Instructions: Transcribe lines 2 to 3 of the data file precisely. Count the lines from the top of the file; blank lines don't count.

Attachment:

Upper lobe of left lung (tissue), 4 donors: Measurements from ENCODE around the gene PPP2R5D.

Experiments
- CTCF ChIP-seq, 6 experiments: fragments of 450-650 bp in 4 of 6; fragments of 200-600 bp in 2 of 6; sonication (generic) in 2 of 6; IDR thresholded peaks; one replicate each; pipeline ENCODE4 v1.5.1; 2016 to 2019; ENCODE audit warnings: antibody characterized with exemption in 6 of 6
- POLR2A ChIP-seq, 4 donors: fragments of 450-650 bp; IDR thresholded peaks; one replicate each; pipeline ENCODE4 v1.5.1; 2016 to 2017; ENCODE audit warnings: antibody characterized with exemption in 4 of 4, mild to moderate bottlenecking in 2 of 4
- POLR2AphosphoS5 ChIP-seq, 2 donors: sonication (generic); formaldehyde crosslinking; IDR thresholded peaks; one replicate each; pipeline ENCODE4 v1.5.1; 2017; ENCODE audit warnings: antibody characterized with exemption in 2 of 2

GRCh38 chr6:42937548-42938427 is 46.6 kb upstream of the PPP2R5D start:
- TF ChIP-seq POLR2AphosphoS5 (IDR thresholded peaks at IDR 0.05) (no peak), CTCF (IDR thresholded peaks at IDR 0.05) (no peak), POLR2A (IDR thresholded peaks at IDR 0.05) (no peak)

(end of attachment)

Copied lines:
Experiments
- CTCF ChIP-seq, 6 experiments: fragments of 450-650 bp in 4 of 6; fragments of 200-600 bp in 2 of 6; sonication (generic) in 2 of 6; IDR thresholded peaks; one replicate each; pipeline ENCODE4 v1.5.1; 2016 to 2019; ENCODE audit warnings: antibody characterized with exemption in 6 of 6